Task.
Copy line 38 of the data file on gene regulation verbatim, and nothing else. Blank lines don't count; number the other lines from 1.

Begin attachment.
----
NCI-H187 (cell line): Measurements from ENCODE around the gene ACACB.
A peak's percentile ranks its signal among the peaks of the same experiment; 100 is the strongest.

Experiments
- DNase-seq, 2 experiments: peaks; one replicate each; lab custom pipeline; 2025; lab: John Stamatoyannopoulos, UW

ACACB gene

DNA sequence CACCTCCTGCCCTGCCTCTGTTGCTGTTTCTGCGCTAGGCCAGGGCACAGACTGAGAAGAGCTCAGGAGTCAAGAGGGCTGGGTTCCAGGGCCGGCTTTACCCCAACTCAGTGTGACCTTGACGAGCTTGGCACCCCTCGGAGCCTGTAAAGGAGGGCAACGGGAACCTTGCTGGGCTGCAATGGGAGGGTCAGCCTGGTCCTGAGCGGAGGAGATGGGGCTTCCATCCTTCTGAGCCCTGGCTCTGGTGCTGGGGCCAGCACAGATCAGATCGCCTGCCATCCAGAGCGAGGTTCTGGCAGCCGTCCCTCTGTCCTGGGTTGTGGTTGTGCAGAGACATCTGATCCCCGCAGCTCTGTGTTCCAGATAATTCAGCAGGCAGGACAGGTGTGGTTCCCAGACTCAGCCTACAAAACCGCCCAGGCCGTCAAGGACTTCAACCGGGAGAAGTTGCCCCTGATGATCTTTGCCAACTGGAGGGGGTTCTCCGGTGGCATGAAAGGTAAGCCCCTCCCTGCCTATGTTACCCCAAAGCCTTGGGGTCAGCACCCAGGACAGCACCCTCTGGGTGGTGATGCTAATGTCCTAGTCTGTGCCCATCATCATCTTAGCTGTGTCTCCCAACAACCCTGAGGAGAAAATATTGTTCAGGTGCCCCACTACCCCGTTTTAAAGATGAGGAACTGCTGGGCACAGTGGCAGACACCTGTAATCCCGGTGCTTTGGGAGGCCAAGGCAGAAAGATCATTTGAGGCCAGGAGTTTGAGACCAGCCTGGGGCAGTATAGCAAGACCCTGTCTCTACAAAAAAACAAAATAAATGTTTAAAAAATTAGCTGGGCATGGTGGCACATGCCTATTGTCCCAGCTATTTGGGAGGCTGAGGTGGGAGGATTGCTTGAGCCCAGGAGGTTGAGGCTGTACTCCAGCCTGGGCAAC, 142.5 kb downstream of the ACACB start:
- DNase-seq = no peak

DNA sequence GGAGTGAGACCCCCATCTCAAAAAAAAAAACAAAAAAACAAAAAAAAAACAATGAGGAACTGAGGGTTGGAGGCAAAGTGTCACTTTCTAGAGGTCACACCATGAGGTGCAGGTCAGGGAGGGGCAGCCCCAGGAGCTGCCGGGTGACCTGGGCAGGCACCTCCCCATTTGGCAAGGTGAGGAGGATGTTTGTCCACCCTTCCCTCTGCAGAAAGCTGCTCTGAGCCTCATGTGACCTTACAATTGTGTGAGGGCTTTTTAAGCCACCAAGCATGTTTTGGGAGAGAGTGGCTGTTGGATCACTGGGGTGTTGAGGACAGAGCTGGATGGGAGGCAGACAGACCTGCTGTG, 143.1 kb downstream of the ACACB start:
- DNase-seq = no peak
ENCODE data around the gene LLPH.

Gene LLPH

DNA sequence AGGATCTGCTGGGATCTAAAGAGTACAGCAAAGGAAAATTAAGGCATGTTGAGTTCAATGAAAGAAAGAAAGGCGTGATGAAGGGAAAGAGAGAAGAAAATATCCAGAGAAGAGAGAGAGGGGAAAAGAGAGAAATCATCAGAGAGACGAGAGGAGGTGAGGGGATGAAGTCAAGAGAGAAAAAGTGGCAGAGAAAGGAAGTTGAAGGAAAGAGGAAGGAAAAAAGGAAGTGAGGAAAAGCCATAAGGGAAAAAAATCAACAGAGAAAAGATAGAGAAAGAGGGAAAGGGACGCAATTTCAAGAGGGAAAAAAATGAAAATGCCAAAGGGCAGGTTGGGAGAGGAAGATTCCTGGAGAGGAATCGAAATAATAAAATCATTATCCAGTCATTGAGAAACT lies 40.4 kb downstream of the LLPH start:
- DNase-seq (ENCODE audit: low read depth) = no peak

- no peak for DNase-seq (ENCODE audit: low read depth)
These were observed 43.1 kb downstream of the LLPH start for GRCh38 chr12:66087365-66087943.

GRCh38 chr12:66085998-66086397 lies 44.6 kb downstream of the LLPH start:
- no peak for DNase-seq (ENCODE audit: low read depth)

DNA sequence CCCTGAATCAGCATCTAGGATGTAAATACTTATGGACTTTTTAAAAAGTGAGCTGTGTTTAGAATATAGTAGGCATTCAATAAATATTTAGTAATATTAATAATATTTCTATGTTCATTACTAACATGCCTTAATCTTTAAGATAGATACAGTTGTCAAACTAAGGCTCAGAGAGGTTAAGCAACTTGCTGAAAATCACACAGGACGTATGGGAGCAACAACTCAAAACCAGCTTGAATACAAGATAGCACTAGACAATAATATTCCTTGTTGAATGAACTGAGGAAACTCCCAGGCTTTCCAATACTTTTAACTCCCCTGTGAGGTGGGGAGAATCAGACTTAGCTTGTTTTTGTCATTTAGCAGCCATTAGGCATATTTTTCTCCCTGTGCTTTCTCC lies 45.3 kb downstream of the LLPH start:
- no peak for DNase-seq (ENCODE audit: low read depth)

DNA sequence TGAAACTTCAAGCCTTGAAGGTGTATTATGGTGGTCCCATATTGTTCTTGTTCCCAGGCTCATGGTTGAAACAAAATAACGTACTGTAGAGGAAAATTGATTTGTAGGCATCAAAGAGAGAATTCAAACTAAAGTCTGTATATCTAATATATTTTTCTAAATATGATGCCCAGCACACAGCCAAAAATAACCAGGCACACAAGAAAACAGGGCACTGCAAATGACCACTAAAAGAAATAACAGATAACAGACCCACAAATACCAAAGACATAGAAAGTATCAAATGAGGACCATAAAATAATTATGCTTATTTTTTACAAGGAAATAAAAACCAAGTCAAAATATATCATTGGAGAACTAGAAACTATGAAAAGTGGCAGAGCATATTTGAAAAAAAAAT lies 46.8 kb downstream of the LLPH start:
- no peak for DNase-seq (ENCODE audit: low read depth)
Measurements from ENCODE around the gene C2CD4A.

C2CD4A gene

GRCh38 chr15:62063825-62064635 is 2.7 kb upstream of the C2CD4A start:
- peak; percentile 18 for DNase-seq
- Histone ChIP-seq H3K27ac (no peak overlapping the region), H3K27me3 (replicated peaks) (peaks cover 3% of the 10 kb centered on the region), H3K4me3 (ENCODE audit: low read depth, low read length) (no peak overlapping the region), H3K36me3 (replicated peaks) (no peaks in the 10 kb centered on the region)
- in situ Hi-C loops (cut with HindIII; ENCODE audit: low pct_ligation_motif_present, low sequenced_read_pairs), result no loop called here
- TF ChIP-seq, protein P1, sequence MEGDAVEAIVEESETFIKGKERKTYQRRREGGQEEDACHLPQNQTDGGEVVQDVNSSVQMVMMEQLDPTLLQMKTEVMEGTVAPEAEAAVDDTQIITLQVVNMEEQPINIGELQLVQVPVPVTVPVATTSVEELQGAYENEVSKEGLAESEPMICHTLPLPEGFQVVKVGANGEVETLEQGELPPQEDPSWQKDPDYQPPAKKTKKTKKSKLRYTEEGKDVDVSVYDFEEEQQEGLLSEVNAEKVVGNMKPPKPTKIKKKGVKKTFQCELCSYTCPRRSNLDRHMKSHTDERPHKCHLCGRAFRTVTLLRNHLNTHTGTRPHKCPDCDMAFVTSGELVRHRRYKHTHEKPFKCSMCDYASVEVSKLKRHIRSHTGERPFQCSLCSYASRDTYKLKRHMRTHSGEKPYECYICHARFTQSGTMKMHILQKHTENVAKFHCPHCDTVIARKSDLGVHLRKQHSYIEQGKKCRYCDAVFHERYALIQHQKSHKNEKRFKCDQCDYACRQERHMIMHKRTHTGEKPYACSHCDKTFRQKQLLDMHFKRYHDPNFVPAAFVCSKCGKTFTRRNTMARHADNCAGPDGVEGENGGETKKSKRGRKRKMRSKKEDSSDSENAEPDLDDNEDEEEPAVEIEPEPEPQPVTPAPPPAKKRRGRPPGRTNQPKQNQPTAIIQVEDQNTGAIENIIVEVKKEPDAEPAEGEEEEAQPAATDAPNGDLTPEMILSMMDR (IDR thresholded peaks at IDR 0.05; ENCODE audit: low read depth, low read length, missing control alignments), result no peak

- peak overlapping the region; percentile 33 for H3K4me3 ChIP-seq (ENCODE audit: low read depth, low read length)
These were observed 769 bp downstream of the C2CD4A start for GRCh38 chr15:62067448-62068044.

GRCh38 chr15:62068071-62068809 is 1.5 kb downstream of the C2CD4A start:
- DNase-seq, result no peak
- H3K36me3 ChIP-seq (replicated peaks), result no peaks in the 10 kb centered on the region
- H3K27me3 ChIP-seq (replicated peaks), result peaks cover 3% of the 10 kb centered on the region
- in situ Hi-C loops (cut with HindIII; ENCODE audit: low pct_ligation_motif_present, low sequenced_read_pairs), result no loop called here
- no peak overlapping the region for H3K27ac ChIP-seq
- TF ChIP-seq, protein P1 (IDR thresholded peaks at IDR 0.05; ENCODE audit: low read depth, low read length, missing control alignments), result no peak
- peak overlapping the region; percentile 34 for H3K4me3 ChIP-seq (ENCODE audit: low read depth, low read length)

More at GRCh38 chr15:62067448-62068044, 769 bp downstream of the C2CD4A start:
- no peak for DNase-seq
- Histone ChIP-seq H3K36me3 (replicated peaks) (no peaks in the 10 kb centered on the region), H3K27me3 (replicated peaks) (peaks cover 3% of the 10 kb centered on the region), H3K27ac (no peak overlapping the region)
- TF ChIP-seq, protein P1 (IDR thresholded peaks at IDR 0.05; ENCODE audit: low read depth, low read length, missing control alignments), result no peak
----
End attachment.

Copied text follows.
- peak overlapping the region; percentile 34 for H3K4me3 ChIP-seq (ENCODE audit: low read depth, low read length)